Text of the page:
MISSOURI – Supreme Court must commute death sentence – Reginald Clemons

October 17, 2012 http://www.stlamerican.com

At the new evidentiary hearing for Missouri death row inmate Reginald Clemons held September 17-20 in St. Louis, Judge Michael Manners reluctantly accepted into evidence an affidavit by David Keys submitted by Clemons’ trial counsel. Keys is an expert on proportionality in the death sentence in Missouri, so was in effect offering a new legal opinion, rather than new evidence, which Manners had been ordered to find for the Missouri Supreme Court. “I feel the Missouri Supreme Court doesn’t need my advice on the law or the advice of Mr. Keys,” Judge Manners drily noted. “Proportionality is a question of law. The Supreme Court will give it the weight it wants to give it.”

We urge the Missouri Supreme Court to give Keys’ expert testimony a critical mass of weight. Keys’ statistical analysis of death sentence data shows that the 1993 jury that sentenced Clemons to death overlooked established racial bias in death sentencing, as well as four mitigating factors: Clemons’ youth at the time of the murders (he was 19) and the facts that he was a first-time offender, had no weapon and did not know the victims, Julie Kerry and Robin Kerry.

Based on his analysis of 591 Missouri first-degree homicide cases, an African-American offender (like Clemons) charged with the first-degree murder of a white victim (like the Kerry sisters) has a 37 percent chance of receiving the death penalty. By contrast, a white offender who killed a white victim will receive the death penalty 32.6 percent of the time, and a black-on-black murderer has a 23.8 percent chance of being sentenced to death. The variable of race should have no bearing on whether the state executes a murderer, and this established racial bias is sufficient grounds for commuting Clemons’ death sentence (and, indeed, for abolishing the death sentence).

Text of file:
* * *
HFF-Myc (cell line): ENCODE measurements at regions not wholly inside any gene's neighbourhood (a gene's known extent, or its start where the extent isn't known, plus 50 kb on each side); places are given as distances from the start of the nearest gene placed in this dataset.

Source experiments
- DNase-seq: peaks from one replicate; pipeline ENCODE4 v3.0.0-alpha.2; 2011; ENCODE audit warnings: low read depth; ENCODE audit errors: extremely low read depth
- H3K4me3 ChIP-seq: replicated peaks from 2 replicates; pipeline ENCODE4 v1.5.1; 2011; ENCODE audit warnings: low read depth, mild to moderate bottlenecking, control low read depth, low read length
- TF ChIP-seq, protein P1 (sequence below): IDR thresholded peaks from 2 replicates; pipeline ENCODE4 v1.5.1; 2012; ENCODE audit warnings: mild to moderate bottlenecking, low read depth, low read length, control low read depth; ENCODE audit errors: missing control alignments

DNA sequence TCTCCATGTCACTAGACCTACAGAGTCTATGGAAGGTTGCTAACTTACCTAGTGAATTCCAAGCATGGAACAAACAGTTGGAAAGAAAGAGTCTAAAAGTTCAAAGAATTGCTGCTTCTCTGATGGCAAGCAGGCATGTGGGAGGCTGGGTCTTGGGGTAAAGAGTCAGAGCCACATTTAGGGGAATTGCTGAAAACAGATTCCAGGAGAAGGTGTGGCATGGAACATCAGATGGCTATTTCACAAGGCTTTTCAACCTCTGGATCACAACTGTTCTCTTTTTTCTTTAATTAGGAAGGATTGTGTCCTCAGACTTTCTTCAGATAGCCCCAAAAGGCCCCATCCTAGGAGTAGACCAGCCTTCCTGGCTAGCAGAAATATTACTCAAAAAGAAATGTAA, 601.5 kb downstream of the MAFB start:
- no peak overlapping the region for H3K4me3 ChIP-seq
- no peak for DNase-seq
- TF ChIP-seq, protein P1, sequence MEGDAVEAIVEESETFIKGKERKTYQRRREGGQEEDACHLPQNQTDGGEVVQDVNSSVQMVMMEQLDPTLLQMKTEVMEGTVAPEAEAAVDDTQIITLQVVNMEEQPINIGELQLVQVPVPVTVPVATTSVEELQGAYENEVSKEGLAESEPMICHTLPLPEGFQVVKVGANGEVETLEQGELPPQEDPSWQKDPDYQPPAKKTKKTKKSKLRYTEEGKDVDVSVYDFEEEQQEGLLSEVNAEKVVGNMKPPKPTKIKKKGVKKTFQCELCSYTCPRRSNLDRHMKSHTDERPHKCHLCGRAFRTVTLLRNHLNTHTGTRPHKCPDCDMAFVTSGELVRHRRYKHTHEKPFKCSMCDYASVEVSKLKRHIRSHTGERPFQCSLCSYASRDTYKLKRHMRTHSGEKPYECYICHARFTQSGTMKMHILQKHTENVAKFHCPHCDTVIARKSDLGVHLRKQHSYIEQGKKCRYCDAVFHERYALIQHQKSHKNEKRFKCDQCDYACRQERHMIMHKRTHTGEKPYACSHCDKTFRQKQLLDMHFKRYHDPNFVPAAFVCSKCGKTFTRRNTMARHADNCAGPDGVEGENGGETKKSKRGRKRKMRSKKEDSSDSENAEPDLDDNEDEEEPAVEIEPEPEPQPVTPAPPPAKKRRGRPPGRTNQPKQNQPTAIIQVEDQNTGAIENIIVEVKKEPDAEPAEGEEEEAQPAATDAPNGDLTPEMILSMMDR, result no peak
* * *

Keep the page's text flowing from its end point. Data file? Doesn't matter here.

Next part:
Putting aside race, Clemons’ death sentence was disproportionate because the jury did not weigh any of the mitigating factors that data show convince jurors to forego the death penalty. Keys notes, “Out of all of the capital murder cases that I analyzed in Missouri in the 30 years from 1978 to 2008, other than Mr. Clemons, there is no case where a jury has imposed the death penalty when all four factors are present.” Further, Clemons was convicted as an accomplice. Were Clemons to be executed, Keys testified, he would be only the second defendant nationwide and the first in Missouri to receive a death sentence who was accused as an accomplice and had no prior criminal record.

It should make the Supreme Court uneasy to precede with an unprecedented execution in a case as flawed as the Clemons case. We believe the evidence is clear that Clemonsconfession (to rape, which is not a capital offence) was coerced and scripted in part. Prosecutor Nels Moss admitted on the witness stand at Clemons’ hearing to revising a police report about the murders when he was not present for the interrogation reported, and he withheld from Clemons’ 1993 trial counsel the evidence that he tampered with the police report. Moss’ star witness, Thomas Cummins, perjured himself when he claimed that he was forced to jump from the Chain of Rocks Bridge after the murders; Cummins was uninjured and his hair was even dry not long after he allegedly plummeted 90 feet to the Mississippi River. This fabrication was the basis of Moss’ closing statement in the jury trial and continues to be regurgitated as fact by the court that must now decide on Clemons’ fate.

The investigation and prosecution of Clemons were simply too flawed to proceed with an execution of a 19-year-old first-time offender convicted as an accomplice in racially disparate murders with no weapon where he did not know the victims. Whatever Reginald Clemons did on the Chain of Rocks Bridge on April 4, 1991, by no means should the State of Missouri have his blood on our hands. The court must commute his death sentence.

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